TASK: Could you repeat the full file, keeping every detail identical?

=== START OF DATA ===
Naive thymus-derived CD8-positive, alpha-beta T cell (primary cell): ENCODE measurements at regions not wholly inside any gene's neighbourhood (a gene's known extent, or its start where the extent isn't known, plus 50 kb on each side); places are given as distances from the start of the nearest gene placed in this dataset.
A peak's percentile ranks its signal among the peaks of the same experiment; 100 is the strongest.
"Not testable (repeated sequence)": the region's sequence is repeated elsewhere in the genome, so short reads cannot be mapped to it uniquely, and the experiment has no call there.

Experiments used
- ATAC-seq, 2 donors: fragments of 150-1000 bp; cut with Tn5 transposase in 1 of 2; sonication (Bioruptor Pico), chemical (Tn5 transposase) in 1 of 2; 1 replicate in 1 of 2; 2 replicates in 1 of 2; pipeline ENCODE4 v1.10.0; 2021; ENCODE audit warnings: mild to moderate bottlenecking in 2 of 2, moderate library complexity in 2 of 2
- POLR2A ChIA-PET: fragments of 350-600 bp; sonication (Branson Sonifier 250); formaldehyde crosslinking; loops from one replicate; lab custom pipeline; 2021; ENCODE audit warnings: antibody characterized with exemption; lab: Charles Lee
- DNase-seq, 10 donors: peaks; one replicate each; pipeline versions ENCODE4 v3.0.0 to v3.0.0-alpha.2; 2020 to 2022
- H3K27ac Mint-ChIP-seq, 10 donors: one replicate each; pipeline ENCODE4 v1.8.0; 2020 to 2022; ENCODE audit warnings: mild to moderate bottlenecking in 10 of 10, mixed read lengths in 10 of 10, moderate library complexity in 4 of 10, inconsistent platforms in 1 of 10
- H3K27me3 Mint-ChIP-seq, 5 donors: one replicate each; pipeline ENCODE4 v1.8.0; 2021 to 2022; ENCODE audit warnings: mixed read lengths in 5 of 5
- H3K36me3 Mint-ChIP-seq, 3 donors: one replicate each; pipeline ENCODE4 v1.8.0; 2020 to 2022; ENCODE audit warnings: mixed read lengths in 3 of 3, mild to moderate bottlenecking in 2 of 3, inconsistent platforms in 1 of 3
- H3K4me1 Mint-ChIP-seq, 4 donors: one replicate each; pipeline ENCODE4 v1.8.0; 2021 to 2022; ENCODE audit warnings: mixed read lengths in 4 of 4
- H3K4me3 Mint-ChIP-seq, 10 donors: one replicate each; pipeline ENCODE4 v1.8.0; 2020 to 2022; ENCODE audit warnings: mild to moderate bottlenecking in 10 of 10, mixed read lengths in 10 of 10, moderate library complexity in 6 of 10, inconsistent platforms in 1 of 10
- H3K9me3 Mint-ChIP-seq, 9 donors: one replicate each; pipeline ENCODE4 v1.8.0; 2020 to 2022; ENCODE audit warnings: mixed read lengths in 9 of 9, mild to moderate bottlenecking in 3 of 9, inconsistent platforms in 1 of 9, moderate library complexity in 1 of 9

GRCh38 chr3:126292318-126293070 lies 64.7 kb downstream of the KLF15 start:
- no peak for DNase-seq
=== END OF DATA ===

Naive thymus-derived CD8-positive, alpha-beta T cell (primary cell): ENCODE measurements at regions not wholly inside any gene's neighbourhood (a gene's known extent, or its start where the extent isn't known, plus 50 kb on each side); places are given as distances from the start of the nearest gene placed in this dataset.
A peak's percentile ranks its signal among the peaks of the same experiment; 100 is the strongest.
"Not testable (repeated sequence)": the region's sequence is repeated elsewhere in the genome, so short reads cannot be mapped to it uniquely, and the experiment has no call there.

Experiments used
- ATAC-seq, 2 donors: fragments of 150-1000 bp; cut with Tn5 transposase in 1 of 2; sonication (Bioruptor Pico), chemical (Tn5 transposase) in 1 of 2; 1 replicate in 1 of 2; 2 replicates in 1 of 2; pipeline ENCODE4 v1.10.0; 2021; ENCODE audit warnings: mild to moderate bottlenecking in 2 of 2, moderate library complexity in 2 of 2
- POLR2A ChIA-PET: fragments of 350-600 bp; sonication (Branson Sonifier 250); formaldehyde crosslinking; loops from one replicate; lab custom pipeline; 2021; ENCODE audit warnings: antibody characterized with exemption; lab: Charles Lee
- DNase-seq, 10 donors: peaks; one replicate each; pipeline versions ENCODE4 v3.0.0 to v3.0.0-alpha.2; 2020 to 2022
- H3K27ac Mint-ChIP-seq, 10 donors: one replicate each; pipeline ENCODE4 v1.8.0; 2020 to 2022; ENCODE audit warnings: mild to moderate bottlenecking in 10 of 10, mixed read lengths in 10 of 10, moderate library complexity in 4 of 10, inconsistent platforms in 1 of 10
- H3K27me3 Mint-ChIP-seq, 5 donors: one replicate each; pipeline ENCODE4 v1.8.0; 2021 to 2022; ENCODE audit warnings: mixed read lengths in 5 of 5
- H3K36me3 Mint-ChIP-seq, 3 donors: one replicate each; pipeline ENCODE4 v1.8.0; 2020 to 2022; ENCODE audit warnings: mixed read lengths in 3 of 3, mild to moderate bottlenecking in 2 of 3, inconsistent platforms in 1 of 3
- H3K4me1 Mint-ChIP-seq, 4 donors: one replicate each; pipeline ENCODE4 v1.8.0; 2021 to 2022; ENCODE audit warnings: mixed read lengths in 4 of 4
- H3K4me3 Mint-ChIP-seq, 10 donors: one replicate each; pipeline ENCODE4 v1.8.0; 2020 to 2022; ENCODE audit warnings: mild to moderate bottlenecking in 10 of 10, mixed read lengths in 10 of 10, moderate library complexity in 6 of 10, inconsistent platforms in 1 of 10
- H3K9me3 Mint-ChIP-seq, 9 donors: one replicate each; pipeline ENCODE4 v1.8.0; 2020 to 2022; ENCODE audit warnings: mixed read lengths in 9 of 9, mild to moderate bottlenecking in 3 of 9, inconsistent platforms in 1 of 9, moderate library complexity in 1 of 9

GRCh38 chr3:126292318-126293070 lies 64.7 kb downstream of the KLF15 start:
- no peak for DNase-seq